Remarks by Senator GARRETT

Thank you all. You know, this fentanyl is a very dangerous drug. It is killing many of our children and it is a national problem. It is not just a South Carolina problem. I would love for South Carolina to be able to put a band around us and keep all of it out of South Carolina. We can't do that, so in my estimation we have to be thinking in terms of national policy as well as South Carolina policy. We can't do this alone, so our policies need to be consistent with the national policies. We all need to be working together state, federal, and local government. We need to support law enforcement. When somebody loses a child to drugs, they don't really care whether or not it had four grains, or eight grains, or two grains, or any grains. When you lose a child to this, all you know is that someone sold it to them. That is what you know and understand. Often, as was testified at that meeting, many of those people actually knew who it was that sold them that drug and they are not being prosecuted. So nowadays, what we have is a situation where the dealers are smarter. They are now putting their drugs into every other drug. For instance, they lace marijuana with this drug, fentanyl, and kill you just the same as whether or not they gave you straight fentanyl. It is a problem for all of us. We've got a good federal and state law that deals with a combination of all of these drugs. It is in our Section, 16-3-80, and it also deals with the issue that was before us earlier. This amendment draws in all federal law and our state law or state law into our federal law, and it uses all of this power. Oftentimes, we don't have the money or expertise in South Carolina -- oftentimes to do this work that needs to be done, to the interdiction. Oftentimes a lot of this stuff coming in is not coming in just from South Carolina. It is coming in from Florida. It is coming in from Atlanta. It is coming in from Nashville. It is coming in from Charlotte. All of this is coming in. It comes in and goes out, before we even know who has delivered it. Unless we work the system that is already in place, the South Carolina system is consistent with the federal system. This amendment says that all illegal drugs, if they kill your child, should warrant the penalty of thirty years. So that's what the amendment does. Thank you.



The following remarks by Senator SHEALY were ordered printed in the Journal of February 9, 2023:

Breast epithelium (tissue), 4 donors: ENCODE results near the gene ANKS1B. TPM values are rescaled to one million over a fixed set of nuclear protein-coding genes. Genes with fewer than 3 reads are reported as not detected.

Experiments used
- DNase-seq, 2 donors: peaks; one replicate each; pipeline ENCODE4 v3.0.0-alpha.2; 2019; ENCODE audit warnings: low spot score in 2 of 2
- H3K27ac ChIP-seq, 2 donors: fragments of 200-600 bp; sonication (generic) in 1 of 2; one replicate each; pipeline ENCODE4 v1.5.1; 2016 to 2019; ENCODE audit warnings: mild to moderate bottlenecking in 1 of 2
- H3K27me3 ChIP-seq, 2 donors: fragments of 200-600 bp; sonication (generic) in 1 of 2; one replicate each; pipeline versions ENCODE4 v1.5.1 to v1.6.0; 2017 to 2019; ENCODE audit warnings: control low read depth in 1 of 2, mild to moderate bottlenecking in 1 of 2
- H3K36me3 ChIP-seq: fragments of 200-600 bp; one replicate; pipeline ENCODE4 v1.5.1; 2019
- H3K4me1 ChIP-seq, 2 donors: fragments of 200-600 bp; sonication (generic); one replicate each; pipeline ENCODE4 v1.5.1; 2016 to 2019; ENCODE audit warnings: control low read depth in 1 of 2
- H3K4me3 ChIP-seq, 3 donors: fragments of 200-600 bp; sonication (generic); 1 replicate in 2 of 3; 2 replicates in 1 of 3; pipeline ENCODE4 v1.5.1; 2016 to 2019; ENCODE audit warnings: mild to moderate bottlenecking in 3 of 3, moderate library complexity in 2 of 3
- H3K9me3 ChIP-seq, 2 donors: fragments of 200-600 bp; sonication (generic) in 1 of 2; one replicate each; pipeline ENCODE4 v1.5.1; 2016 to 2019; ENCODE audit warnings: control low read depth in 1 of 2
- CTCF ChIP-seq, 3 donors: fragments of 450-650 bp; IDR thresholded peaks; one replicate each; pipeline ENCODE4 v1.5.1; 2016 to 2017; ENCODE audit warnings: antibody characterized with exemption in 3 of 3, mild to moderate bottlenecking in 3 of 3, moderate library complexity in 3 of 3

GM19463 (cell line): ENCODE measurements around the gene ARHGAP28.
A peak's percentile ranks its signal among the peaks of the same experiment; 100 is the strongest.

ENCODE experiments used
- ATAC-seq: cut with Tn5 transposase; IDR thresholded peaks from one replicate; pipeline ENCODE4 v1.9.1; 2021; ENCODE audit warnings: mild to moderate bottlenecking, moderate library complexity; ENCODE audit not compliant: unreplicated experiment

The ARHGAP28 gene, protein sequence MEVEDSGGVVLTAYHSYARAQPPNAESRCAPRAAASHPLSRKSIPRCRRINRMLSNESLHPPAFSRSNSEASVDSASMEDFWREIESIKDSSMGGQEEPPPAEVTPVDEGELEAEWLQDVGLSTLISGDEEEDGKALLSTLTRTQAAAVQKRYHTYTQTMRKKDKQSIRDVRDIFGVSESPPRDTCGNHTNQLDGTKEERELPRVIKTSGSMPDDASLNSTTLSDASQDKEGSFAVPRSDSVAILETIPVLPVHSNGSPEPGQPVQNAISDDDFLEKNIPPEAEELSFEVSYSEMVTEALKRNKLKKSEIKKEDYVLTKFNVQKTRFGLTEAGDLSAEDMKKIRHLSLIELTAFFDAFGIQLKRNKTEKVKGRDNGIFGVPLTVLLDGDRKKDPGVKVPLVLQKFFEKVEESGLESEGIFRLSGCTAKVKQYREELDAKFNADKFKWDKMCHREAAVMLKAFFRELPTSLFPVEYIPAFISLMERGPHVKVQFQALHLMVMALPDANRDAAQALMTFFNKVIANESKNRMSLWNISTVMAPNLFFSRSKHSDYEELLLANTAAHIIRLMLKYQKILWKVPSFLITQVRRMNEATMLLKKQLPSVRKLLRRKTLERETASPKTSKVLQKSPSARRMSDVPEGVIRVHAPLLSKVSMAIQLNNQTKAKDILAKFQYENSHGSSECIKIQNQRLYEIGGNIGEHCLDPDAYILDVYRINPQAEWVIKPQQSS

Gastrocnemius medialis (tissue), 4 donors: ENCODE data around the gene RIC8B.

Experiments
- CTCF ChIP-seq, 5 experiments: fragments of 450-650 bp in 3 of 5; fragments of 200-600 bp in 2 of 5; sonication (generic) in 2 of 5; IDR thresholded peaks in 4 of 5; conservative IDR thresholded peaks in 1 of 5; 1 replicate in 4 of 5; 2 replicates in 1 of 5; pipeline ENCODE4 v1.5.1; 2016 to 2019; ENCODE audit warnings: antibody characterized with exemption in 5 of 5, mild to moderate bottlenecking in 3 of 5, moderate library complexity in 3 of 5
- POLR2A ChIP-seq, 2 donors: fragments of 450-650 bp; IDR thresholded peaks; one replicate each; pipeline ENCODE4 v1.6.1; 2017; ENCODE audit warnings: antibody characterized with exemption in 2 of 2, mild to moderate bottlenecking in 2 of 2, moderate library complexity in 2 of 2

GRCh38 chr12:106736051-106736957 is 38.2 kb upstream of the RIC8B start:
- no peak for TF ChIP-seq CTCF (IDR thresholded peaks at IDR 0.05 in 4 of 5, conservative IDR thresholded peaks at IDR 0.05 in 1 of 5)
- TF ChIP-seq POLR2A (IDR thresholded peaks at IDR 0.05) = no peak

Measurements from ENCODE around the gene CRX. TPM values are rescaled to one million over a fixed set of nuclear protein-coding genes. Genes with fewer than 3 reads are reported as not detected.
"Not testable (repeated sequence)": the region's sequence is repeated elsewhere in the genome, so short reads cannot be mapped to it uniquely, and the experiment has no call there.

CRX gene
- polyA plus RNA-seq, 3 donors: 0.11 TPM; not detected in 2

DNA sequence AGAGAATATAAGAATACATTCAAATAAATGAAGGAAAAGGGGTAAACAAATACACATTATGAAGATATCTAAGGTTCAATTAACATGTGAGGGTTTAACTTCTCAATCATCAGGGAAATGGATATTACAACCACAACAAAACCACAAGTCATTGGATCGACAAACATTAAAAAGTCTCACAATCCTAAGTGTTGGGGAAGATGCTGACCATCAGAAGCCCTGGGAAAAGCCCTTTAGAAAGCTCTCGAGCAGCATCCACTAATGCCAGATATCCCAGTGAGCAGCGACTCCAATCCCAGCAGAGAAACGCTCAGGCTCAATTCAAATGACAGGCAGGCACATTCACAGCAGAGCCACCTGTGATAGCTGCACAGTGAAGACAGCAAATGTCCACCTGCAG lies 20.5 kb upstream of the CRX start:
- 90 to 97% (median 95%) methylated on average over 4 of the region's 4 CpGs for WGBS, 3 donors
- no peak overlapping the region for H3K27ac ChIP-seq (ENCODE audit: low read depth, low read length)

Remarks by Senator SHEALY

Senator, did you know that I am really sad and I'm embarrassed about a lot of things that have happened in this Chamber. In the last year, we probably spent the last three to four years, talking about the same subject. We get stuck on a subject and we just don't know how to get off of it. I love you Senator FANNING, but we get stuck here and you talk a lot, and I love it, but I get tired of it. We have talked about abortion, or what we want to call right to life, or personhood, or whatever the new name of it is this year. We call it something different every year, but, did you know, we are the South Carolina Senate and we have a huge Republican majority, did you know that? We should be able to get something passed, did you know, or not get something passed. But we have spent the last four years going over and over and over the same thing. What are we doing? I think in this Republican creed it says something about don't cower before any master, save my God. Well, it seems to me like we're cowering before the House of Representatives quite often, right? I mean, there is one or five or twenty-seven House members that the Republican -- the real Republican -- Caucus is cowering to. We're not listening to our constituents, we're not listening to anybody else, but we're listening to the Freedom Caucus. We just listen to what they tell us because that's what we're supposed to do. But I've been told that I'm not a real Republican and I don't understand the Republican creed. Did you know that I had somebody ask me the other day if I needed them to send me a copy of the Republican creed? And, did you know, I'm tired of being insulted and saying I'm not pro-life.